Tombstone AZ

Tombstone AZ Is The History Of The Southwest

Visiting Tombstone AZ Is An Great Day Trip From Tucson AZ

Tombstone Arizona

Tombstone AZThe town of Tombstone AZ means many things to many people. For most, it creates images of gunfights, dusty streets, Wyatt Earp, Doc Holliday and an endless number of old western movie scenes.

Through the years, over 50 different movie and TV projects have been connected to Tombstone AZ.  Not to surprisingly, the leading character in every show was Wyatt Earp. Watching television during the 50’s and 60’s brought the old west into many homes. Many shows and movies were based on the history of Tombstone AZ and the events that took place.

Surprisingly, younger people frequently don’t recognize that Tombstone AZ is a real town just 60 miles southeast of Tucson AZ. Tombstone actually has real people living there, not just actors. Some families are decedents of those who have lived here in the “good old days”. The continued occupancy of Tombstone is one of the reasons Tombstone has been tagged “The Town Too Tough to Die”

To Set The Stage – No Pun Intended

Tombstone AZ is in Cochise County that is  located in the southeast corner of Arizona. Tombstone AZ was founded and named in 1877 by Ed Schieffelin. Schieffelin was posted at Camp Huachuca. Now the Army intelligence base of Fort Huachuca in Sierra Vista AZ. To Scheiffelin, the rich colors of the surrounding mountains suggested the promise of silver and gold.

When the occasion allowed, Ed would go to the mountains and dig for ore. As he was venturing out one day, a soldier cautioned about the Apaches in the area. It is believed the soldier offered Ed the advise that “All you’ll find in those hills is your tomb-stone”.

In February 1878, while hiding from Apache Indians, Schieffelin found silver.   Perhaps due to the soldiers observation, Schieffelin registered two lots of ground with the silver as; “the Tombstone” and “the Graveyard”. Shortly afterwards, Ed found two more areas with silver ore.

Silver and Gold

Between 1880 and 1886, over 40 million dollars in silver was mined from the area. To put that in perspective, that is around 1.7 billion dollars in the present day economy. Needless to say, Tombstone flourished and its population grew from 100 to around 15,000 in less than seven years.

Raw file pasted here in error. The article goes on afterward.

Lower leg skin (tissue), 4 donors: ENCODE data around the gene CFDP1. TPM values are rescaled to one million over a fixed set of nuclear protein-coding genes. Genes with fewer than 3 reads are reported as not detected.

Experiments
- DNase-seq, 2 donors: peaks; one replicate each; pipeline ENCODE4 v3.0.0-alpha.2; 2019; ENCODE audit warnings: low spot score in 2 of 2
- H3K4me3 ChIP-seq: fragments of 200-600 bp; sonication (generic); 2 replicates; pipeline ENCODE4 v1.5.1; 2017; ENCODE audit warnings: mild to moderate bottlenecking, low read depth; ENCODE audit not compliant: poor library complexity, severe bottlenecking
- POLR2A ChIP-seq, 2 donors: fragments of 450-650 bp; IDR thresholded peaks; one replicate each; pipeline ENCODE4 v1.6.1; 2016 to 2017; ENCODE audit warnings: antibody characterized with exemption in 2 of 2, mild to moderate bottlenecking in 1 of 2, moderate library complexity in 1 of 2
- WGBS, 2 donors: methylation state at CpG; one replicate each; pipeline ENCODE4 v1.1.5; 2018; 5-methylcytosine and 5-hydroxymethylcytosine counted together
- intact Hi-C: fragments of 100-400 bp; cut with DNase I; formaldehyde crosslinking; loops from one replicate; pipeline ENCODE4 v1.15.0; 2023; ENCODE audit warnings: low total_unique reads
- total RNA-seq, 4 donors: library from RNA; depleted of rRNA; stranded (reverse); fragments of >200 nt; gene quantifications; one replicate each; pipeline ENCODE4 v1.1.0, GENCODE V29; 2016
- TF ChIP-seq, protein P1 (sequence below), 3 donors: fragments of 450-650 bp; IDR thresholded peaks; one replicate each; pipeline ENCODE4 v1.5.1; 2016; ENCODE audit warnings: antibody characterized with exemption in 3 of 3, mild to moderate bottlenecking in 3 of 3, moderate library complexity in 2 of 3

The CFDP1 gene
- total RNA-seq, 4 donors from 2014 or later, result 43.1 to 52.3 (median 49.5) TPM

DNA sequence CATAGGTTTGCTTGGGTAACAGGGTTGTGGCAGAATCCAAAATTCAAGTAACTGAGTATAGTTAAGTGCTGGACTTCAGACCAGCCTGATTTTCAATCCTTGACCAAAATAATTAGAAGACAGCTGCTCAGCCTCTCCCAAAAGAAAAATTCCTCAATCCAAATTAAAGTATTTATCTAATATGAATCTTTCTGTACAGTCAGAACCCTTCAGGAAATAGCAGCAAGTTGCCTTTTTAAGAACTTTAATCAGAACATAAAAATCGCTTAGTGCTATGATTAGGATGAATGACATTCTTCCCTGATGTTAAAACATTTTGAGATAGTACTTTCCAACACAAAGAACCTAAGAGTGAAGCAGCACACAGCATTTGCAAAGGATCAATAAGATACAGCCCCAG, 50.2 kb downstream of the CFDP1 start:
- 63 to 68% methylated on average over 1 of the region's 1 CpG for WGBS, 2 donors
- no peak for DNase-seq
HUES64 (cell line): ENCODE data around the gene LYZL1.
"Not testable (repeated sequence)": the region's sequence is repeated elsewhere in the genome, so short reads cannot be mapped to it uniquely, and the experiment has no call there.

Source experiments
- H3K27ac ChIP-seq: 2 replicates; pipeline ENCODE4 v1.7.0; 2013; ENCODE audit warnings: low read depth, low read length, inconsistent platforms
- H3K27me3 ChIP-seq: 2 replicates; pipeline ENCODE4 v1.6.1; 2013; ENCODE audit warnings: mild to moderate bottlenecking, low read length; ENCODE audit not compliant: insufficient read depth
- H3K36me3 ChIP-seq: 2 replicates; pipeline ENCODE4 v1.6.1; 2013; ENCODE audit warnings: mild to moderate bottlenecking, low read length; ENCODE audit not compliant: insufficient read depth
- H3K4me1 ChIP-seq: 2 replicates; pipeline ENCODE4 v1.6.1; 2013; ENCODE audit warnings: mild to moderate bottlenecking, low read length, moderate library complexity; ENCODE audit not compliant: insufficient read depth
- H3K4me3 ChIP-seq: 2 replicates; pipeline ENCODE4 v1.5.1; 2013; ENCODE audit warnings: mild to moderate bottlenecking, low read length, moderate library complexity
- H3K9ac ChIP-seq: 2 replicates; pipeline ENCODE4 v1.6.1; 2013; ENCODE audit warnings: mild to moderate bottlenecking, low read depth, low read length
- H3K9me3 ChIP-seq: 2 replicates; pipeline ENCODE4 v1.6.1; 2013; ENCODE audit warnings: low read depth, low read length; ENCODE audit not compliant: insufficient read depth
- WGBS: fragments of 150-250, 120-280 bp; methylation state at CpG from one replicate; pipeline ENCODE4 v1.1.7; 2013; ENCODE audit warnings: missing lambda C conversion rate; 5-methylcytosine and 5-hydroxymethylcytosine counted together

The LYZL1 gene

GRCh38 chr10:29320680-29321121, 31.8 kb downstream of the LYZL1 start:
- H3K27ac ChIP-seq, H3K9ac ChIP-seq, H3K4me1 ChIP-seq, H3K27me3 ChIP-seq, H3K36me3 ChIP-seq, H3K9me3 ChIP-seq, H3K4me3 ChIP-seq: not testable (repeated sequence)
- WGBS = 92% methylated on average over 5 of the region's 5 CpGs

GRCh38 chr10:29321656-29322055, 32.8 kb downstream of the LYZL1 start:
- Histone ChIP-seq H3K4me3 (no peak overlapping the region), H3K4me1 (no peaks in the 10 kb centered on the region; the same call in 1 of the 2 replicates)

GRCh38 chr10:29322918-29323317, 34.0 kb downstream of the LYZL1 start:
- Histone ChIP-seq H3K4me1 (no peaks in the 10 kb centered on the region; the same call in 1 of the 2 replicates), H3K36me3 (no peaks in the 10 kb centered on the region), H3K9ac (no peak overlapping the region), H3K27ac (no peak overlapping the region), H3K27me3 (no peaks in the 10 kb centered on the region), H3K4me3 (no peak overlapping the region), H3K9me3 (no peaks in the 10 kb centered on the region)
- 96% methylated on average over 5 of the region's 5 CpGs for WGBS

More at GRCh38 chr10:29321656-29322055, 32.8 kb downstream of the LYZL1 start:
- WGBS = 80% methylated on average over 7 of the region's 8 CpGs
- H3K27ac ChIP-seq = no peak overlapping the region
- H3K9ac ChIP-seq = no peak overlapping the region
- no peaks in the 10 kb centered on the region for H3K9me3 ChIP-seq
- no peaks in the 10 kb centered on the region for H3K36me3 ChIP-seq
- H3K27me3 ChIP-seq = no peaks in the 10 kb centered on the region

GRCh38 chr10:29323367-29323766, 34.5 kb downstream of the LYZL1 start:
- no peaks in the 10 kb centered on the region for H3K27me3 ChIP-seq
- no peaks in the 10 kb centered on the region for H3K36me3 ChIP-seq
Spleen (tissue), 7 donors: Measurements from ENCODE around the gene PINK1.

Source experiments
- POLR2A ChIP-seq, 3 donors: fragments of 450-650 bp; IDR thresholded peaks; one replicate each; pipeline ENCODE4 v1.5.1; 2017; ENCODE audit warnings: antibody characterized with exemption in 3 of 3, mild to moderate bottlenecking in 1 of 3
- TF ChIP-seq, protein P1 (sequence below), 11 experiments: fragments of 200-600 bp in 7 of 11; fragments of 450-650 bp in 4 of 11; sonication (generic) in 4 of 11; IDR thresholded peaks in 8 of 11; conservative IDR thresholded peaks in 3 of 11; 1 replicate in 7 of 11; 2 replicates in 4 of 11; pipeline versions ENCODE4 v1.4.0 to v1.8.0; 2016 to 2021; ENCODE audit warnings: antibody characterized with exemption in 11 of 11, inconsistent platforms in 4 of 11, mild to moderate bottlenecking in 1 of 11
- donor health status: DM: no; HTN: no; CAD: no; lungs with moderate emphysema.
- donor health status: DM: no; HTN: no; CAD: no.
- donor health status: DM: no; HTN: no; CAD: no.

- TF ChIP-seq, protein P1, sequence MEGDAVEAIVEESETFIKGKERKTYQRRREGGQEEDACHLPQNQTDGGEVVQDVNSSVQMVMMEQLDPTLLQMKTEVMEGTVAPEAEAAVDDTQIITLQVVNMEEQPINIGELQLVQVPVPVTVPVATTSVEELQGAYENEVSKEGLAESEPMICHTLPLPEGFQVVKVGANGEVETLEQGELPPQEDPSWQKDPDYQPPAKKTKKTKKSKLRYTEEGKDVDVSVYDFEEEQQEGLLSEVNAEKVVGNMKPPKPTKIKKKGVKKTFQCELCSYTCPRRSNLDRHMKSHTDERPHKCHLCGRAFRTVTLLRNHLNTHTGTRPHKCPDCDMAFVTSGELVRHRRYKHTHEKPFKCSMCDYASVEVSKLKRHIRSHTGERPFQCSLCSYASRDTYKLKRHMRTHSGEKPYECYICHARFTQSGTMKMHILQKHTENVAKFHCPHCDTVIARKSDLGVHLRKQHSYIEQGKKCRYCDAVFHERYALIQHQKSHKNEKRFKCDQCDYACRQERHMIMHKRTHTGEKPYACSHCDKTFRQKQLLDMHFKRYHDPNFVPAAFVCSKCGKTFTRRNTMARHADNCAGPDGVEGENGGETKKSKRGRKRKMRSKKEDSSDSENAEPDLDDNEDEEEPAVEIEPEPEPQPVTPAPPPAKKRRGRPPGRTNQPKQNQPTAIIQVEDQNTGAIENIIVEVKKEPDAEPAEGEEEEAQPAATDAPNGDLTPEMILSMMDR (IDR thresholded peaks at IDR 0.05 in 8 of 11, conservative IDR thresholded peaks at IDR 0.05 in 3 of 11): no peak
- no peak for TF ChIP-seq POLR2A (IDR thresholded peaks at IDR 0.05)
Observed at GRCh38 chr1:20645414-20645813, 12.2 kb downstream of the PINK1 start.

As the population grew and easy money became available, outlaws and criminals found their way  to Tombstone AZ. Others arrived without notoriety, but became legends. Wyatt Earp arrived in the summer of 1879. Known as an efficient, but undistinguished, peace officer in the Kansas cow towns of Wichita and Dodge City. Wyatt was also a part-time gambler or “sporting man”. His arrival in Tombstone coincided with the early beginnings of the silver boom.

While Tombstone was founded by Ed Schieffelin, it persists because of Wyatt Earp and his singular exploits on the Arizona frontier of the early 1880’s. In the spring and summer of 1880, Earp did well for himself and invested a portion of his gambling income in various mining and water-rights proposals. Wyatt and his brothers had done little to distinguish themselves from any of the hundreds of other adventurers arriving each week.

In the early 1880’s, Tombstone  was considered one of the most notorious and violence towns in the west. Interestingly, Tombstone AZ in these early times, may also have been one of the more civilized towns in the West. The city boosted 4 church, school, two banks, newspaper (“The Epitaph”) and one opera house.

Fires nearly caused the death of Tombstone AZ – twice

There was a massive fire in 1881 that destroyed much of Main Street. Another fire in 1882 again destroyed a major section of the town. After the fires, Tombstone AZ was rebuilt to ifs former state.

The gun fight at the OK Corral took place in 1881. It is would be been made one of the mostly remembered gun fights in the history of Tombstone AZ. It also launched the legend and history of Wyatt Earp.


In the northwest corner of Tombstone AZ is the famous Boot hill graveyard. Just behind the Tombstone graveyard is a solitary pyramid looking stone monument. It marks the grave of  Ed Schieffelin. His resting place is the spot were he was hiding from the Apaches and found the silver ore that made him rich.

Tombstone AZ is about an hour drive from Tucson AZ and well worth the trip. Visitors are treated to reenactments of the gun fight at the OK coral through out the day. The is ample opportunity to stroll along the boardwalk and imagine what it would have been like to live inn those times. Many of the buildings have stood for over 100 years and the street scenes will whisk you back to that first Glenn Ford western. Buggy rides will take you for a tour of Tombstone.

Tombstone azWalk through the Boot hill cemetery and read the classic epitaphs from long ago – Here lies Lester Moore, four shots from a 44, No Les, No More.

Tombstone is a great day trip, along with Bisbee and Tubac, from Tucson and all are great places to help you in “Reliving the Old West”!

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Tombstone AZ was last modified: June 15th, 2015 by ben4wp

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Tombstone AZ was last modified: June 15th, 2015 by ben4wp

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Tombstone AZ was last modified: June 15th, 2015 by ben4wp

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